Zafer Buyukkececi, Thomas Leopold, Ruben van Gaalen, and Henriette Engelhardt, “Family, Firms, and Fertility: A Study of Social Interaction Effects,” Demography, 2020
A woman holding a newborn baby
Photo by Jake Guild, Flickr CC

Everyone is stuck inside, so we will see a baby boom in nine months . . . right? There’s actually not a lot of evidence that interruptions to normal life cause baby booms, but there is evidence that the decision to have kids spreads through personal networks. In a recent article, four researchers found new evidence that both siblings and co-workers affect individuals’ fertility decisions. 

Zafer Buyukkececi, Thomas Leopold, Ruben van Gaalen, and Henriette Engelhardt used detailed statistical data from the Netherlands to identify how two networks, siblings and co-workers, affect whether or not an individual decides to have a baby. The longitudinal data covers the entire Dutch population and allows researchers to link individuals to families and workplaces. 

Demographers have long known that siblings and coworkers make similar decisions about fertility. Those similarities could be because siblings and coworkers share contexts and experiences, or because the choices of those around us actually help us make our own choices. In this study, the researchers found evidence that the actions of individuals we know does change decision-making, at least for women.

Women were more likely to become mothers after others in their sibling and colleague networks became parents. The sibling effect was stronger, but because most people have more colleagues than siblings, more births in colleague networks might make up for the strength difference. Colleague effects were only significant for women with other female colleagues. 

Networks affect fertility decisions in part because individuals learn what to expect from others. So, rather than a universal baby boom, expect potential mothers to be watching the experiences of their siblings and coworkers during this pandemic.

Image: low camera angle photo of church pews facing the front of a sanctuary. Image courtesy of pixabay/marcino.

The Rev. Dr. Martin Luther King Jr. famously proclaimed that Sunday mornings contain the most segregated hour in America. MLK was talking about churches in 1960. Today, a small but growing reality is a move toward multiracial churches. These churches create a unique situation in which Black pastors have a seat at the table in predominantly white institutional settings. But, as recent research demonstrates, white pastors benefit more from leading a multiracial church. 

 Christopher Munn conducted a qualitative analysis using a national, stratified sample of 121 religious leaders to understand how race shapes inequality in multiracial churches. He looked at multiple social contexts (i.e. mentorship, leadership positions) and material resources (i.e. grant funding) that each leader described, weighing each social relationship by its potential benefit and perceived durability. Munn found clear racial differences in social capital, or the resources that come from social relationships.

First, white pastors hoard capital. They trap resources by sharing primarily with other white network members. This looks benign on the surface, as it commonly takes the shape of things like peer mentor programs, sharing social ties, and informal exchanges of resources in general. But access to these embedded resources is mostly limited to white men, and to a lesser extent white women.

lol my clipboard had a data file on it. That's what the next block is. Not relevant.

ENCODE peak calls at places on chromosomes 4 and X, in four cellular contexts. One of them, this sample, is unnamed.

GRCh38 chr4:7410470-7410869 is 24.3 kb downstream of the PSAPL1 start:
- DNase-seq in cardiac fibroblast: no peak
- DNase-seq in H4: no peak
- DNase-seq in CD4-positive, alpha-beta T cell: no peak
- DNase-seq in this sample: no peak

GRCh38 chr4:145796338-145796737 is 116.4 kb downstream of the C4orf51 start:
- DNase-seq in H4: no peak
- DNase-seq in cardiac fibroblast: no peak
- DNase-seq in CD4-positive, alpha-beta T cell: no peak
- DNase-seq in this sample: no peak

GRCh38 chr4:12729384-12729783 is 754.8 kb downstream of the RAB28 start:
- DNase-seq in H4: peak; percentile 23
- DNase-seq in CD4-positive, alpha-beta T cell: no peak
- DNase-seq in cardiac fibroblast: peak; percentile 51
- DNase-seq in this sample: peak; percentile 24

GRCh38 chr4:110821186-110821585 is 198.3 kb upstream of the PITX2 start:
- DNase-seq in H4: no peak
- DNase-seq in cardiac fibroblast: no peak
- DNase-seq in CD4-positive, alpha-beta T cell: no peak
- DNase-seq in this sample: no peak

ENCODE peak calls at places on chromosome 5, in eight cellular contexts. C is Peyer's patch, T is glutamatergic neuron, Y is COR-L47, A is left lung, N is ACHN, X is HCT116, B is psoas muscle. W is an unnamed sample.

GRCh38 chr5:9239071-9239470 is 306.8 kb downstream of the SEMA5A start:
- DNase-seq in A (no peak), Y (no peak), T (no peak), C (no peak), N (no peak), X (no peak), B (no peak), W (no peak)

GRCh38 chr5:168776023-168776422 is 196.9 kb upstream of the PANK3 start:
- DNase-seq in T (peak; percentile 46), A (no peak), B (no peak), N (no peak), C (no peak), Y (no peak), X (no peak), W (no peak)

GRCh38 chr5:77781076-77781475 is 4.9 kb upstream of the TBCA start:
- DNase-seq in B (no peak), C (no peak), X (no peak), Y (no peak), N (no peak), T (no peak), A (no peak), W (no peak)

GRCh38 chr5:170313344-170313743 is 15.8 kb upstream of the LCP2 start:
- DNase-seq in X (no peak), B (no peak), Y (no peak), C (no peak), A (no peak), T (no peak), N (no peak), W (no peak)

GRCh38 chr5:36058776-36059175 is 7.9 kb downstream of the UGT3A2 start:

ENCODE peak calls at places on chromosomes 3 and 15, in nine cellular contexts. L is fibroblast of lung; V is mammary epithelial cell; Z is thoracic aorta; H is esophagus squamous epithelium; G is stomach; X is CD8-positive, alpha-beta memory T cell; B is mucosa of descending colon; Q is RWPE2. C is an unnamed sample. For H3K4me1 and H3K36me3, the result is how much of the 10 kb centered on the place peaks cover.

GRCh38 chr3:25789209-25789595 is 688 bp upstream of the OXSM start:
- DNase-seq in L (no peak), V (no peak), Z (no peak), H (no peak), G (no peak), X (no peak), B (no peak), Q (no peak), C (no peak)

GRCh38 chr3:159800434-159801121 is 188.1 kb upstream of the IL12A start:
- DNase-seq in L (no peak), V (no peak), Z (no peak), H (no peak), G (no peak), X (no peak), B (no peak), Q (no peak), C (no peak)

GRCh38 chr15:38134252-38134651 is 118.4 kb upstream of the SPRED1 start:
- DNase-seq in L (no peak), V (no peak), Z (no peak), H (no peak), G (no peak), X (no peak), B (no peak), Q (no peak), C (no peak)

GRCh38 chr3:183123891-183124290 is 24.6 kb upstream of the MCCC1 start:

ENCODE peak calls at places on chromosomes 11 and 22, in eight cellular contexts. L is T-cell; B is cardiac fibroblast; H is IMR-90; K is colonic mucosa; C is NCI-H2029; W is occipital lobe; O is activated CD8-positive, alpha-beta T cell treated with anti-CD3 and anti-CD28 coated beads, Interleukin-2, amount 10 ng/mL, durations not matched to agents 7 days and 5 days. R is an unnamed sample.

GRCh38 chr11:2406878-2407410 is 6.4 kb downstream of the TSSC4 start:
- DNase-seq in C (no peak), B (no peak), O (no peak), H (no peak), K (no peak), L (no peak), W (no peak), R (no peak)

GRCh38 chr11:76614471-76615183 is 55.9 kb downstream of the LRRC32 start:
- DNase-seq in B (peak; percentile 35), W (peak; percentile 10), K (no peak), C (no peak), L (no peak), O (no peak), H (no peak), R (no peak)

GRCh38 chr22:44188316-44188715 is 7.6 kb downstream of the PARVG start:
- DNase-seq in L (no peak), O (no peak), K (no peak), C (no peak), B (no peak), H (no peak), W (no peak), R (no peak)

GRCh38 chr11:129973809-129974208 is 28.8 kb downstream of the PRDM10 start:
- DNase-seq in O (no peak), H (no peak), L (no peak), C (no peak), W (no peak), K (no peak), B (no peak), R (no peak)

Second, Black pastors found a more symbolic seat at the table, in which their contributions were devalued and their access was restricted. For example, they could be paid a small sum for leading a diversity workshop for other church leaders, but were unlikely to find the more sustainable funds that white pastors were more able to access. 

In a telling example, a white male pastor serving on the board for a local healthcare system befriended the hospital’s CEO, and now his church’s nonprofit housing initiative receives $100K/year from that hospital. Racial inequality in wealth and access continues to matter, even in the leadership of religious organizations. 

Photos of female Democratic presidential candidates Amy Klobuchar, Elizabeth Warren, Kamala Harris, and Tulsi Gabbard. Photos via Wikipedia.

In October there were four women out of twelve presidential candidates on the Democratic debate stage, and Joe Biden has committed to selecting a woman as his vice president. But women are still underrepresented in political and business leadership. Why does this continue to be the case, 100 years after female suffrage and 50 years after the women’s movement went mainstream? New experimental research finds that anticipating harsh consequences for failure may be one reason women do not say yes to leadership opportunities.

Susan Fisk and Jon Overton performed three studies to test how the belief that female leaders are punished more harshly than men affects women’s leadership ambitions. They first confirmed through a survey that both men and women believe female leaders will face harsher consequences for failure. They then tested whether “costly” failure would decrease leadership ambitions as compared to “benign” failure, using survey questions about whether the respondent would be willing to take on a hypothetical leadership opportunity at their job. In the “benign” circumstance the respondent’s supervisor had encouraged them to take the leadership opportunity and had expressed that the respondent could return to the original team if the initiative failed. In the “costly failure” circumstance the respondent had not received support from their supervisor and did not know what would happen if the initiative failed.